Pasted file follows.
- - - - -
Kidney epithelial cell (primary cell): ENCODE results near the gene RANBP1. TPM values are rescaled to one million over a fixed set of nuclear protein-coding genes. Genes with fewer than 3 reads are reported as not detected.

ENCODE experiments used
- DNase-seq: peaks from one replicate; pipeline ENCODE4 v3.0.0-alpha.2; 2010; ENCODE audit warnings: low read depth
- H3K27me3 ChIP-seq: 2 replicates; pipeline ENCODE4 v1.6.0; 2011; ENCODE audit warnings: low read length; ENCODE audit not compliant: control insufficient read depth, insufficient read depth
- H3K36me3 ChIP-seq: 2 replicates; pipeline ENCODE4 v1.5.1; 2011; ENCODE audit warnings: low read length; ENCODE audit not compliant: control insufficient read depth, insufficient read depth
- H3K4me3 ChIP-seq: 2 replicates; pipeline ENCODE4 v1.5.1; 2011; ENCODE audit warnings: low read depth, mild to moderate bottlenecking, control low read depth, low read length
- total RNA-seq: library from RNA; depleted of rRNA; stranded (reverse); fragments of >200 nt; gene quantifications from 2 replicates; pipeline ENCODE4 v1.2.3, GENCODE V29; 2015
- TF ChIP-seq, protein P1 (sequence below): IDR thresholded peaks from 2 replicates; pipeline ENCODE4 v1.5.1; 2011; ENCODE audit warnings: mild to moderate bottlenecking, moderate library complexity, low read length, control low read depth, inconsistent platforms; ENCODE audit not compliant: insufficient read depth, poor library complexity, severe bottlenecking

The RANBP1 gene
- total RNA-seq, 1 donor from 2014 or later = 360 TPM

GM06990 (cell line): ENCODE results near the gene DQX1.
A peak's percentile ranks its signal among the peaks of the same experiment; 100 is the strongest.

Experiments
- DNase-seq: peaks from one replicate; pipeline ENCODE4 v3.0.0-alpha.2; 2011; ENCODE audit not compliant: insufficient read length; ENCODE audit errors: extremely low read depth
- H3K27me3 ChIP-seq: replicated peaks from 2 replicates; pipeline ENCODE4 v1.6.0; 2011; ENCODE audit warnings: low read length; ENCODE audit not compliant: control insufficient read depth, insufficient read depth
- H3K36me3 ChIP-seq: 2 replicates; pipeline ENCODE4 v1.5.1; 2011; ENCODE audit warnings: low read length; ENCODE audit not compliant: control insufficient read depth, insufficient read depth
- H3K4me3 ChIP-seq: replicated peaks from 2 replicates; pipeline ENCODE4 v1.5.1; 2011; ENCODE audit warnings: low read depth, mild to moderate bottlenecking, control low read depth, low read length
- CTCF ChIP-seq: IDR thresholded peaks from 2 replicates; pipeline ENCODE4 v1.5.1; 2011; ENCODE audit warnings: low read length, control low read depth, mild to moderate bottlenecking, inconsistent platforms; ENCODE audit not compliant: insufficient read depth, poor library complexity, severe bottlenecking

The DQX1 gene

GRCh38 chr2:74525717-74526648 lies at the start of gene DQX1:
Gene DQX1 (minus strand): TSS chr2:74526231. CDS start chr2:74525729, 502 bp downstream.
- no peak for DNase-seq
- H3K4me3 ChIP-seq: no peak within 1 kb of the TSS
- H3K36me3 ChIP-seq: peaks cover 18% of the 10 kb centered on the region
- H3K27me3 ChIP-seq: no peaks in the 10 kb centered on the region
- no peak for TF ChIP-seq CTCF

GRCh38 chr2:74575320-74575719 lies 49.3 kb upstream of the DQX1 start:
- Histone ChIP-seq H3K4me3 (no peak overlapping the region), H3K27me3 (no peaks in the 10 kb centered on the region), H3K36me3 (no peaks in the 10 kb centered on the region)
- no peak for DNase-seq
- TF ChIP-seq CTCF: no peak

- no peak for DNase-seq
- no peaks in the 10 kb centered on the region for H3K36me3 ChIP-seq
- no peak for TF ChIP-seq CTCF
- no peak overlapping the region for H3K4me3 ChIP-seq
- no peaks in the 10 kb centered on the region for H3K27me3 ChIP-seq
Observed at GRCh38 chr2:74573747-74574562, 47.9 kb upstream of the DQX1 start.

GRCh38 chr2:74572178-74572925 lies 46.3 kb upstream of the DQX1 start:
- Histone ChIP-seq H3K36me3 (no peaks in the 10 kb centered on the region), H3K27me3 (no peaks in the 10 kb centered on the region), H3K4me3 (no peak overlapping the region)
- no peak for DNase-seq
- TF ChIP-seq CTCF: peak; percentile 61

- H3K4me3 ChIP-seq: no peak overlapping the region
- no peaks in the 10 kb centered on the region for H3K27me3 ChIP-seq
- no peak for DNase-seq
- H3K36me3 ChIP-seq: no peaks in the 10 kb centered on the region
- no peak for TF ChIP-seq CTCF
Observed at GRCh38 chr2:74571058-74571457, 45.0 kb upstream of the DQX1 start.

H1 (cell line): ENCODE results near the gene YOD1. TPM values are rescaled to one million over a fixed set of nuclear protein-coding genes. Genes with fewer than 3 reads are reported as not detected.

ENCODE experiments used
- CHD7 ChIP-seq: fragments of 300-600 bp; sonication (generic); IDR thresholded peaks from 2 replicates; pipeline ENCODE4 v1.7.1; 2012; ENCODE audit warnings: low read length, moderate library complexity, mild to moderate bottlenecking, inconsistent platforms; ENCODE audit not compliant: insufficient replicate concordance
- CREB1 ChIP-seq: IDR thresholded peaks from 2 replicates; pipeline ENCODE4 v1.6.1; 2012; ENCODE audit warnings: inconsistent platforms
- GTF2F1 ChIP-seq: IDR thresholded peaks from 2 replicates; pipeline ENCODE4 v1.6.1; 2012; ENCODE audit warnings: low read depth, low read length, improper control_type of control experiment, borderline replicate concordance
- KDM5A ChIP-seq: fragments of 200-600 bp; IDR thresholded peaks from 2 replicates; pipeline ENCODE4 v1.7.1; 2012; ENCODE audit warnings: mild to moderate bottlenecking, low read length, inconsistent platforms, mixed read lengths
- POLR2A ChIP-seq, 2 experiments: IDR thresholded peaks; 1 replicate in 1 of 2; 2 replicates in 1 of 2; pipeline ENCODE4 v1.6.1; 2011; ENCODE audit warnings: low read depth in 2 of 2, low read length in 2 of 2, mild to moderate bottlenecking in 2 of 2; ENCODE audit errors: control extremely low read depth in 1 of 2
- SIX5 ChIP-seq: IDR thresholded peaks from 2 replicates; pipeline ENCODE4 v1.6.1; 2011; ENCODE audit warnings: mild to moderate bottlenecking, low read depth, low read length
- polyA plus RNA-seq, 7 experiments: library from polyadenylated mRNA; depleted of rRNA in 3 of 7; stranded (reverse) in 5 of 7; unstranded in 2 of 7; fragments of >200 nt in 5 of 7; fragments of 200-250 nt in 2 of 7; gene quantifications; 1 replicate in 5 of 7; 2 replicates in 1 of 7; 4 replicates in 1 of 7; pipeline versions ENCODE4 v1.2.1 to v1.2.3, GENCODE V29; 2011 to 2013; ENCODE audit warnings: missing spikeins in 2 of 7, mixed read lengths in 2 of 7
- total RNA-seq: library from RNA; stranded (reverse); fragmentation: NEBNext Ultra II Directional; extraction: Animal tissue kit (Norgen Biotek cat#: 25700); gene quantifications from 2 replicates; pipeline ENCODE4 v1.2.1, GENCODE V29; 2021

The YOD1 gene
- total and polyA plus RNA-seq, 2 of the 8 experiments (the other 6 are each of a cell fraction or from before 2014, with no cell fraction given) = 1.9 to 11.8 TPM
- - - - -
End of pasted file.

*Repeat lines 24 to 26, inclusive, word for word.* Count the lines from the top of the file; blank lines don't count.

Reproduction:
- H3K36me3 ChIP-seq: peaks cover 18% of the 10 kb centered on the region
- H3K27me3 ChIP-seq: no peaks in the 10 kb centered on the region
- no peak for TF ChIP-seq CTCF